Ever since positing a review of the research behind the Cathy Newman vs Jordan Peterson debate, I have noticed an increasing slew of articles on one of the central issues raised. In the review I suggested that the reason that the debate went viral was because it captured a moral fracture line that is currently in operation across most Western societies. This was between the Anywheres who derive identity from the academic qualifications and Somewheres who draw identity from there local community. Anywheres value equality over all things whilst somewheres favor proportionality. I suggested that attending residential university was critical to this distinction in shifting identity. Furthermore, with suicide rates increasing at at University's. I suggested that poorer students, Somewheres, found the transition of identity far more psychologically turbulent. Therefore this recent study from Spain caught my eye as it too identified the same issues in Spanish populations.
The Personal and Community Relationships Laboratory (Laboratorio de Redes Personales y Comunidades) at the University of Seville has published a project that shows the structural properties of high-school students personal networks and predicts the probability of those students maintaining (or not) relationships with their high-school friends when they start their university studies. That is to say, the data obtained from individual personal networks can be used to predict positions in the complete networks. Specifically, having a less cohesive personal network (a more centralised one) means that the student is more open to new relationships.
Two types of analysis of social networks have traditionally been carried out: surveys of social networks from a sample of individuals or sociograms of a complete network. "The new idea in our research is that this is the first time that both types of data have been combined. On one hand, we evaluated the complete network of students in the last year of secondary education at a high school in Alcalá de Guadaíra (Seville), we drew up a sociogram of the 71 students in that year, and on the other, we carried out a survey among these students to know the social network of each of them. That is to say, the relationships that they have at high school and outside high school, in different contexts of interaction," says the University of Seville teacher Isidro Maya Jariego, head of the research project.
The project, published in the review Universitas Psychologica, was carried out in two stages. First, the students were interviewed during their last year at high school to gather two types of information: friendships with schoolmates, compiled from a list of the students studying in the final year at the school, and they also completed a survey with information about 45 contacts from their interpersonal environment.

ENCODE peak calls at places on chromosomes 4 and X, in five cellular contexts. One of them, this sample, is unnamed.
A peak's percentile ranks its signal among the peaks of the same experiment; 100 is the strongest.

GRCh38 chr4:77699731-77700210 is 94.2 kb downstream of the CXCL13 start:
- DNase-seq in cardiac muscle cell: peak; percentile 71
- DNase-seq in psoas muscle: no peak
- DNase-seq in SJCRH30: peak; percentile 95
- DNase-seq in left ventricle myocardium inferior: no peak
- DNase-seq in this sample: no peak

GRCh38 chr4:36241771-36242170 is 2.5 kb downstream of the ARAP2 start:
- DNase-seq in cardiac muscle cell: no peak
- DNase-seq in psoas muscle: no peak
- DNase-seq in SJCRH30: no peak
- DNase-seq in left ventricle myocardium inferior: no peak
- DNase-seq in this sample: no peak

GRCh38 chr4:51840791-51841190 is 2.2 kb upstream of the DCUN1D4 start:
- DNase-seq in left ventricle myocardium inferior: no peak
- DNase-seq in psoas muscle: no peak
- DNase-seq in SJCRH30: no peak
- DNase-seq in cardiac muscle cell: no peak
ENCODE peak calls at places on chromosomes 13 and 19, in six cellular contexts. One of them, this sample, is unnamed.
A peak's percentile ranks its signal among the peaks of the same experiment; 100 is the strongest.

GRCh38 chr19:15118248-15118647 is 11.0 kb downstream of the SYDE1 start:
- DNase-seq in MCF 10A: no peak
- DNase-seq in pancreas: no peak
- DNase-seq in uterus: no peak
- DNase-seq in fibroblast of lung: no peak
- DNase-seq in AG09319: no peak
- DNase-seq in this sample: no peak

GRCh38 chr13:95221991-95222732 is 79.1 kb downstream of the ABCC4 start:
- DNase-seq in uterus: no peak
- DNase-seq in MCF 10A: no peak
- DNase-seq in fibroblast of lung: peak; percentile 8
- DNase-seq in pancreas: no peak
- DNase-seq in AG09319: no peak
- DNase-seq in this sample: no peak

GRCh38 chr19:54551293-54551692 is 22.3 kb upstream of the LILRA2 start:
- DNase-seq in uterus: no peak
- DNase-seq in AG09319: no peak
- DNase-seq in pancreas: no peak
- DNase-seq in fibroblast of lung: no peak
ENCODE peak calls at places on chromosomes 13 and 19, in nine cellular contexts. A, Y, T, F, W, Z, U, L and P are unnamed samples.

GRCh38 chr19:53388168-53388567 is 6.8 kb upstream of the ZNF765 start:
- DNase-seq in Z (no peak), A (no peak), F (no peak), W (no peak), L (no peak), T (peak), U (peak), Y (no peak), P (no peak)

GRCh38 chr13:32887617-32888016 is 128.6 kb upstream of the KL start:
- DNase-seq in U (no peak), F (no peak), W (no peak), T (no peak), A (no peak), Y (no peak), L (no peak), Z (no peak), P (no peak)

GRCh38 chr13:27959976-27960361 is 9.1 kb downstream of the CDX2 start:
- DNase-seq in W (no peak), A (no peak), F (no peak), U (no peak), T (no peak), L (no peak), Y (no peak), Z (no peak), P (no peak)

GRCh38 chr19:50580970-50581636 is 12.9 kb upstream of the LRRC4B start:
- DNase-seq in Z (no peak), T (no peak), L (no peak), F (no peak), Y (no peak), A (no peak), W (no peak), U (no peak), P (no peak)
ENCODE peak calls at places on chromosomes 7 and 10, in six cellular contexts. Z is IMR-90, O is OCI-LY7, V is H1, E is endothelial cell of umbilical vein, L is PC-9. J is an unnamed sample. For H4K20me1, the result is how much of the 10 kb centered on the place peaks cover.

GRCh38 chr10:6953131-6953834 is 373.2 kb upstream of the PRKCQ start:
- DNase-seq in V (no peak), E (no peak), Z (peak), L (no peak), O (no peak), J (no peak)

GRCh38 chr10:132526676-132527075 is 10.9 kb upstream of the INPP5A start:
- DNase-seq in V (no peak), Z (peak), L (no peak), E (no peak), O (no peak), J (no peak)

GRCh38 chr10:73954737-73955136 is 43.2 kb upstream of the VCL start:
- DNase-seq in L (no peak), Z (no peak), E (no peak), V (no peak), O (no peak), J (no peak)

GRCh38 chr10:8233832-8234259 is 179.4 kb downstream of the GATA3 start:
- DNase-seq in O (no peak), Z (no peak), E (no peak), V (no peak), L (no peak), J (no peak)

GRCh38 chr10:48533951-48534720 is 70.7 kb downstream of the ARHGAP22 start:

A year and a half later, when some of the students were already at university and studying on different campuses or at different universities, they were asked the same questions to see whether their relationships had changed now that they were no longer in the same context of habitual interaction as at high school.
"The fundamental part of the methodology consists in analysing any changes or evolution in the relationships between the different individuals. In this way, we can describe the structural properties of the groups and communities," Maya explains. Upon finishing secondary education, the last-year students' relationship networks begin a gradual process of disintegration. "One of our study's contributions was observing a friendship network in decline, given that, until now, the most usual thing has been observing how they are created and how relationships develop. We have studied how they disappear (or how they pass from being active to a more latent state)," he adds.
Personal transitions are critical periods, when can be stressful and bring problems of adaptation. In the case of this study, the young people involved start a metropolitan lifestyle and begin to develop relationships away from the direct supervision of their families. It is important for them to distribute their support relationships among the different socio-geographic contexts within which they move. Establishing friendships in the university context helps them to gain independence and to manage their lives in their new environment with more self-confidence. For this reason, the students who were more rooted in the village or town that they came from were more likely to experience difficulties adapting to university life. Although they keep some of the original support figures in their lives, it is important to build new relationships.
For their part, social networks and digital media help to maintain weak contact with their old schoolmates, either via the contacts list of their mobiles or by being Facebook friends. This helps them to remember the contacts and allows for these relationships to be reactivated if necessary, though the most usual thing is for there to be little day-to-day relationship.
This project was carried out as part of the European project 'Dynamics of actors and networks across levels: individuals, groups, organizations and social settings' of the European Science Foundation.
Materials provided by University of Seville.
"Students' social relationships in the last year of secondary education: Having less cohesive personal networks in high school makes students more open to new relationships at university." ScienceDaily. ScienceDaily, 25 April 2018.